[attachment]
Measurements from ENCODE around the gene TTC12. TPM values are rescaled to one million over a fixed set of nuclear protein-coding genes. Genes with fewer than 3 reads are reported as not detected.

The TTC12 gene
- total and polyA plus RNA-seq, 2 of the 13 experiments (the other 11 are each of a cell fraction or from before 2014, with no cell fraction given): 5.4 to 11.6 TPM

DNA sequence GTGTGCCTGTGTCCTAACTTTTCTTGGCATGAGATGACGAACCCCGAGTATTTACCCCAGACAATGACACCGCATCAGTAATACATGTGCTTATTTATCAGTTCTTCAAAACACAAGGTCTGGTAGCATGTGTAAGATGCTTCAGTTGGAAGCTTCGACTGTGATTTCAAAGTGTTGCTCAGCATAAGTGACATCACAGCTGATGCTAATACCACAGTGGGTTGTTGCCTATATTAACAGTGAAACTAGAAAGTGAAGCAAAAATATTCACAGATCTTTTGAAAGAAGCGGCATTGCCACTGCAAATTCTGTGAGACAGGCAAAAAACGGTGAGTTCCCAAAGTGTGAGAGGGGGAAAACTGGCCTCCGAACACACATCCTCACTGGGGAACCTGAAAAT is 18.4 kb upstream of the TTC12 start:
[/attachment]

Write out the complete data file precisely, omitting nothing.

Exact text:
Measurements from ENCODE around the gene TTC12. TPM values are rescaled to one million over a fixed set of nuclear protein-coding genes. Genes with fewer than 3 reads are reported as not detected.

The TTC12 gene
- total and polyA plus RNA-seq, 2 of the 13 experiments (the other 11 are each of a cell fraction or from before 2014, with no cell fraction given): 5.4 to 11.6 TPM

DNA sequence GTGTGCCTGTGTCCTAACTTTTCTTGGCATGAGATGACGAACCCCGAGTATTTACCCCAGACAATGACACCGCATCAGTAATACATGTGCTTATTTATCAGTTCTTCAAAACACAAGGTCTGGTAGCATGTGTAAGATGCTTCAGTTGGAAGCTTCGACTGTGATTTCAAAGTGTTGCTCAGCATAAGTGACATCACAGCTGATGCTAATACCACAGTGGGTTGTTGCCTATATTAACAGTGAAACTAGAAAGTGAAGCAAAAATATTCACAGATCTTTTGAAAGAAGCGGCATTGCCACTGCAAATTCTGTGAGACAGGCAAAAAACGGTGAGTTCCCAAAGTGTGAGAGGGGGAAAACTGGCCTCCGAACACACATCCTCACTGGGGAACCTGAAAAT is 18.4 kb upstream of the TTC12 start: